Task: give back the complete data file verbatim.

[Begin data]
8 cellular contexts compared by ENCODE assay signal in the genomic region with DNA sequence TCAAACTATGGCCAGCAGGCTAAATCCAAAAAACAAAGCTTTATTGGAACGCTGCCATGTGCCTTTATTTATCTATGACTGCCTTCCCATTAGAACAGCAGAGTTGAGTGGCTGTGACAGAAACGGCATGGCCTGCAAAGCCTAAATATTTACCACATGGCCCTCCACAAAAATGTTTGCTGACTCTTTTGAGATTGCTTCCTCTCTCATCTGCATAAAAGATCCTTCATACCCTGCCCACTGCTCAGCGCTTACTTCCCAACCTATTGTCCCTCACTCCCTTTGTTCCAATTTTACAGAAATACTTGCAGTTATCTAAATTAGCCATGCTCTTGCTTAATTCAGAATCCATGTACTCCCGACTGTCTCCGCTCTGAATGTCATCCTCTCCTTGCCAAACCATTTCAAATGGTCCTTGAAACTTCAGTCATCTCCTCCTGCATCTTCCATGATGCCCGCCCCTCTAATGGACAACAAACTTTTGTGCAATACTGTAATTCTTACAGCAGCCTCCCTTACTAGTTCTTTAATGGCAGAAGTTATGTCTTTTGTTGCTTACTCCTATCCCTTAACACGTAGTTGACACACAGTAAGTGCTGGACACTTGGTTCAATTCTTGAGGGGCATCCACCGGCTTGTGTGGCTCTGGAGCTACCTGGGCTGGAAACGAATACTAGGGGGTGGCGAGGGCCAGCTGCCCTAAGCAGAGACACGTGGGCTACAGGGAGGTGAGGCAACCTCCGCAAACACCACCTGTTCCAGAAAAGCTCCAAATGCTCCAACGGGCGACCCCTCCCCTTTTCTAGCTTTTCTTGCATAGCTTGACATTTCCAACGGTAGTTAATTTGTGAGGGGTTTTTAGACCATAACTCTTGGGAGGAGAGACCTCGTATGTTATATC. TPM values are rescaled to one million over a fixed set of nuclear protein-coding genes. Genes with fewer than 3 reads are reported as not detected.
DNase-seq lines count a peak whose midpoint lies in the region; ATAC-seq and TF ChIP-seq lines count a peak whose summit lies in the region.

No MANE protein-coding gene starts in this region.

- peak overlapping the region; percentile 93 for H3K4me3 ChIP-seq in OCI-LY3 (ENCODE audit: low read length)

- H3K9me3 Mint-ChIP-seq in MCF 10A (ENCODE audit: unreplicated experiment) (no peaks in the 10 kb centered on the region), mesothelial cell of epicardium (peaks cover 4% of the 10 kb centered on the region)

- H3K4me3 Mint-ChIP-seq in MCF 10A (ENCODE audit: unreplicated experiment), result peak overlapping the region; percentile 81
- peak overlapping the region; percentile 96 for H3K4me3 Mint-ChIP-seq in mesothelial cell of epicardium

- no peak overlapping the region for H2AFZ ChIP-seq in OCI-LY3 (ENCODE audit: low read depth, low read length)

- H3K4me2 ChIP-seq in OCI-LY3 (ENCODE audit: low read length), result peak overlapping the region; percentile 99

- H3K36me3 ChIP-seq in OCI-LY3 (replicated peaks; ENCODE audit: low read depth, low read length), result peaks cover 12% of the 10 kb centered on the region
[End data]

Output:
8 cellular contexts compared by ENCODE assay signal in the genomic region with DNA sequence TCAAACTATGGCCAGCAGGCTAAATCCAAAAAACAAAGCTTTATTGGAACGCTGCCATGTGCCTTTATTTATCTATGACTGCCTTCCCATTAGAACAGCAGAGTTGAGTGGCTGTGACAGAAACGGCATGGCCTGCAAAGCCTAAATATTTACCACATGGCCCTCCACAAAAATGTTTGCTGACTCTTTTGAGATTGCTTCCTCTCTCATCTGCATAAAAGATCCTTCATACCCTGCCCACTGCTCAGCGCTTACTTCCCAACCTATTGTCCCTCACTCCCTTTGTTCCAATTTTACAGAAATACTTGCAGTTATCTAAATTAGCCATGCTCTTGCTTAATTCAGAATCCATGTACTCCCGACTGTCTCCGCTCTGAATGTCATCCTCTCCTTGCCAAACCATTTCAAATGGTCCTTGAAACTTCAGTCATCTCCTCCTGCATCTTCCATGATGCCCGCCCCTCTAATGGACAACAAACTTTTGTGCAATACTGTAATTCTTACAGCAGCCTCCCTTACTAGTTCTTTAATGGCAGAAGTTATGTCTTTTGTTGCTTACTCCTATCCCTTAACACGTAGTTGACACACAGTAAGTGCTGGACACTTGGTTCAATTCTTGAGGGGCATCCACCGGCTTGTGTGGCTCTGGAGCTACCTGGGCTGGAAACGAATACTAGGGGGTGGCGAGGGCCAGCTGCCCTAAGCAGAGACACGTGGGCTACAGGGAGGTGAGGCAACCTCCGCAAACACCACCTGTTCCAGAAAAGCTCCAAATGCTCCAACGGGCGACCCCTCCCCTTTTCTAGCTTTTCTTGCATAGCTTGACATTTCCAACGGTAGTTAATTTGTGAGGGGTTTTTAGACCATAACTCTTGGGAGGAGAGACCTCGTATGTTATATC. TPM values are rescaled to one million over a fixed set of nuclear protein-coding genes. Genes with fewer than 3 reads are reported as not detected.
DNase-seq lines count a peak whose midpoint lies in the region; ATAC-seq and TF ChIP-seq lines count a peak whose summit lies in the region.

No MANE protein-coding gene starts in this region.

- peak overlapping the region; percentile 93 for H3K4me3 ChIP-seq in OCI-LY3 (ENCODE audit: low read length)

- H3K9me3 Mint-ChIP-seq in MCF 10A (ENCODE audit: unreplicated experiment) (no peaks in the 10 kb centered on the region), mesothelial cell of epicardium (peaks cover 4% of the 10 kb centered on the region)

- H3K4me3 Mint-ChIP-seq in MCF 10A (ENCODE audit: unreplicated experiment), result peak overlapping the region; percentile 81
- peak overlapping the region; percentile 96 for H3K4me3 Mint-ChIP-seq in mesothelial cell of epicardium

- no peak overlapping the region for H2AFZ ChIP-seq in OCI-LY3 (ENCODE audit: low read depth, low read length)

- H3K4me2 ChIP-seq in OCI-LY3 (ENCODE audit: low read length), result peak overlapping the region; percentile 99

- H3K36me3 ChIP-seq in OCI-LY3 (replicated peaks; ENCODE audit: low read depth, low read length), result peaks cover 12% of the 10 kb centered on the region